Friday, 30 June 2017

Month in Review: June- Changes Are Coming!

If you're reading this, I graduate high school today! I'm so happy to be done with 4 years of stress and am ready to start 4 more years of stress! But in all reality, I am looking forward to a new start in university.

What I Read:

The Mousetrap by: Agatha Christie: 4/5 stars
Always and Forever, Lara Jean by: Jenny Han: 5/5 stars
When Dimple Met Rishi by: Sandhya Menon: 5/5 stars
Death of a Salesman by: Arthur Miller: 4/5 stars
The Book of Air by: Joe Treasure: 4/5 stars
The Handmaid's Tale by: Margret Atwood: 5/5 stars
Alex and Eliza by: Melissa De la Cruz: 4.5/5 stars

Favourite book: Always and Forever Lara Jean!!! I'm so upset that my favourite contemporary series is coming to a close and I know I will always turn back to it when I'm feeling down :((((

What I Blogged:

My favourite blog post this month was probably my review of The Virgin Suicides. I enjoyed ranting about the dangers of this book and I was happy to get out a lot of the disgusted feelings I had.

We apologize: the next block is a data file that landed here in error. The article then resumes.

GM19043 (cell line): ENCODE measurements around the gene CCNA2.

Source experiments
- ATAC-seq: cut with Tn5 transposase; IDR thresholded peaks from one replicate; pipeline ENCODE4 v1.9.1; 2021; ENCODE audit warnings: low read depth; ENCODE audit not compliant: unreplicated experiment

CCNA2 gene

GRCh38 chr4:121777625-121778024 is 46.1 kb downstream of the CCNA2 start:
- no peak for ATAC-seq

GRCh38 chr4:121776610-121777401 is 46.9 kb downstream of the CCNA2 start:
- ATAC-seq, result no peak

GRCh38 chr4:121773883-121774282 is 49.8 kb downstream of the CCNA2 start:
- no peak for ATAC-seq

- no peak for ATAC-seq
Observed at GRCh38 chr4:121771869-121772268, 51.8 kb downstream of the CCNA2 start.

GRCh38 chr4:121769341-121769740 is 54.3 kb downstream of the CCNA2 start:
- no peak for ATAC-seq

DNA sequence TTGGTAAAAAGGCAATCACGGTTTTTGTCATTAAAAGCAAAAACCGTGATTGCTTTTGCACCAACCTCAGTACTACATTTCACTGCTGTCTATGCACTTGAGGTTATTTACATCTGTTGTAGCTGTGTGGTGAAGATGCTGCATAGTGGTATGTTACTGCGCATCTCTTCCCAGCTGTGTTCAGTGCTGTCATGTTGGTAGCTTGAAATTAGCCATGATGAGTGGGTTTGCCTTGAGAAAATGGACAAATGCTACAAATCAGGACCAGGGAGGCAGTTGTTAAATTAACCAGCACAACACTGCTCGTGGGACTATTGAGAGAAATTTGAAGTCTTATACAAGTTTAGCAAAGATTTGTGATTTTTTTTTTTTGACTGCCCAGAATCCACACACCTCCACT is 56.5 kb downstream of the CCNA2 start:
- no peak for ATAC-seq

Favourite Blog Posts:

Ruzaika rants about How to Write a Problematic Book 
Charlotte talks about Compulsive Skin Picking 
Kate re-reads The Book Thief

Life Stuff:

Well, I had exams, and I survived four years of high school. It's kinda bittersweet because I don't typically enjoy change, but I do think I wasted away my high school years worrying too much about little things, and I really want to start fresh in university. How easy that'll be, I have no idea.

There are some changes coming to the blog for the next couple of months. All of July I'm going on vacation to Europe, so I will be limiting my posting to one post a week. My apologies if I'm kinda distant on commenting or on Twitter, or if I miss a week of posting, but I'll try to update when I can. I also won't be doing a July month in review, so August and July will probably be combined.

Speaking of August, I'm not sure how much I'll be posting then either. I have a lot of things going on that month as well, such as my driving exam that HOPEFULLY I will pass, as well as other things. If I miss a week of posting, again, please don't be alarmed.